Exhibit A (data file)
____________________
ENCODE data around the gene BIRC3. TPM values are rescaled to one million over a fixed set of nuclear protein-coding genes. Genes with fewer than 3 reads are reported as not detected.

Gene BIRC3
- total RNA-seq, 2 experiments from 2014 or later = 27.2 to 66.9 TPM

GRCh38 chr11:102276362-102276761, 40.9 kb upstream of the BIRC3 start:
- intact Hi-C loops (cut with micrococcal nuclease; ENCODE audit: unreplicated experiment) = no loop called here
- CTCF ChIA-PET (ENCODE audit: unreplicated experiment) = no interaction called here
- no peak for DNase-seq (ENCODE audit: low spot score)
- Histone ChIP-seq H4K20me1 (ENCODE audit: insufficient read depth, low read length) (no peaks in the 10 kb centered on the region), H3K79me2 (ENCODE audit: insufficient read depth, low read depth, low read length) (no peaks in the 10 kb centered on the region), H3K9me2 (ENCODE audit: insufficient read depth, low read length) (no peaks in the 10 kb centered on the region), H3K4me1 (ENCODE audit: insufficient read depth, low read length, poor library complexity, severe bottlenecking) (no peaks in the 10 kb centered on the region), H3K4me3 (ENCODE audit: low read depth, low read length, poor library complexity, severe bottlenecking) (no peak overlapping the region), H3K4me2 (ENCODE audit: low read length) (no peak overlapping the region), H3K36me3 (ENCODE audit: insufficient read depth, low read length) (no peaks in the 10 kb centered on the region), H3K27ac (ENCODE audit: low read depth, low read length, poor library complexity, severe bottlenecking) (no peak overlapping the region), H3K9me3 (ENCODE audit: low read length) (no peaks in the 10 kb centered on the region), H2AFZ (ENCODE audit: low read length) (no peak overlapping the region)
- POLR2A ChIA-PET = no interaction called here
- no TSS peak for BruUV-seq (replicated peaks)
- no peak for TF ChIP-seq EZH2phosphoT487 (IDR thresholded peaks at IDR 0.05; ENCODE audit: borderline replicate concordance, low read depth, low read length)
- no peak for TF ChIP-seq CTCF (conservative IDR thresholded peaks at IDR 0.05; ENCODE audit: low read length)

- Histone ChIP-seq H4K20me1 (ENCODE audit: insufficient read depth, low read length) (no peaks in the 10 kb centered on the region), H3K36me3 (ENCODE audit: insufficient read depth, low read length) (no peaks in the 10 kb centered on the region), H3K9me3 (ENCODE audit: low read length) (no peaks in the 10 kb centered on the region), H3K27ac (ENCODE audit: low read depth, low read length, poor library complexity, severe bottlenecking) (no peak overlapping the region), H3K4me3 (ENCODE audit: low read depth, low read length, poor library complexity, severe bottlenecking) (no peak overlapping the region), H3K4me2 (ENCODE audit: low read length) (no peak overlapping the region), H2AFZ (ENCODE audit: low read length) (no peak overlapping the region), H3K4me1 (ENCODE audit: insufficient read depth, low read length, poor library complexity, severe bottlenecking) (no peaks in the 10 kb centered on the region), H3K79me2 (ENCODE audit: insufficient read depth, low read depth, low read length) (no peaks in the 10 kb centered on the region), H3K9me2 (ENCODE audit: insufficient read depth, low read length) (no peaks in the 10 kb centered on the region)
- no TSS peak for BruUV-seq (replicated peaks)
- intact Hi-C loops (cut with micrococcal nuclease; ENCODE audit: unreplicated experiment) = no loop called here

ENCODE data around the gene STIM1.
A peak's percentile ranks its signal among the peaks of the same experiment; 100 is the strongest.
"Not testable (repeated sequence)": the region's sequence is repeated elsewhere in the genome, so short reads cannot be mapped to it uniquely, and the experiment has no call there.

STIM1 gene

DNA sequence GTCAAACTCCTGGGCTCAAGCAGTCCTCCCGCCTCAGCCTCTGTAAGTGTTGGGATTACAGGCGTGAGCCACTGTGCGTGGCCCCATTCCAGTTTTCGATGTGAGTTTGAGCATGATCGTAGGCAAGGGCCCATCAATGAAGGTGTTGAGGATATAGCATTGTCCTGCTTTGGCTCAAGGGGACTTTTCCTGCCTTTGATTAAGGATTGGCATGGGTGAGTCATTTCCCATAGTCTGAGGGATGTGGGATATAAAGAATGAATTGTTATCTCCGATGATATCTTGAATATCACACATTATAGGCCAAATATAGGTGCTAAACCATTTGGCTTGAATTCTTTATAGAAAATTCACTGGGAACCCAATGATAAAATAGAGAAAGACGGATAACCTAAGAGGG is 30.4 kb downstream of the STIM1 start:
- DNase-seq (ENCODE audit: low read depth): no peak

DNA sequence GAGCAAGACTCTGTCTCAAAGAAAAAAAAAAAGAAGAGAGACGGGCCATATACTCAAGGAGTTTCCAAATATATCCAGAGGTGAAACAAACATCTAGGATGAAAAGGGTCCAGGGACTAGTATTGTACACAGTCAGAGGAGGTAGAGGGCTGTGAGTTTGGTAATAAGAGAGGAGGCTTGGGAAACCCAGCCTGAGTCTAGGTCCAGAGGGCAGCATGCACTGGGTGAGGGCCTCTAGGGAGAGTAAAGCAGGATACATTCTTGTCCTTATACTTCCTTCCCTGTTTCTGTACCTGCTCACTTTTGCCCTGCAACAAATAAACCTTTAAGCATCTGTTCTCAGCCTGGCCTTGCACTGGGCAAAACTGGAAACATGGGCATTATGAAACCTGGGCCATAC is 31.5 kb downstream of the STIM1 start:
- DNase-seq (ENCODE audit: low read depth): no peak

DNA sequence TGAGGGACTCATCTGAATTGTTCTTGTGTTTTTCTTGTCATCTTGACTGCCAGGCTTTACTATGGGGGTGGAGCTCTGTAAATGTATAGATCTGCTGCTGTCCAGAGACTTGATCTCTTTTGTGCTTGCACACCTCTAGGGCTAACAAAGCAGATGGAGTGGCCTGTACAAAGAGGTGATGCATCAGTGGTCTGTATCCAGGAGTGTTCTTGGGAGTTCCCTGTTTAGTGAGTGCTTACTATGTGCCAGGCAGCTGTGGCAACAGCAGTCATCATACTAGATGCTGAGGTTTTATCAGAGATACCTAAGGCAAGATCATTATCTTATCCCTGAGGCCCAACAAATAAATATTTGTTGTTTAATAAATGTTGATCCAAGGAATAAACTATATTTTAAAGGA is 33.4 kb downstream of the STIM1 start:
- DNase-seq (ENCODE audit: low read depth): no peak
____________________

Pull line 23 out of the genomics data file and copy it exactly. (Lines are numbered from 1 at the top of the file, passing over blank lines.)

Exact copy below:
- DNase-seq (ENCODE audit: low read depth): no peak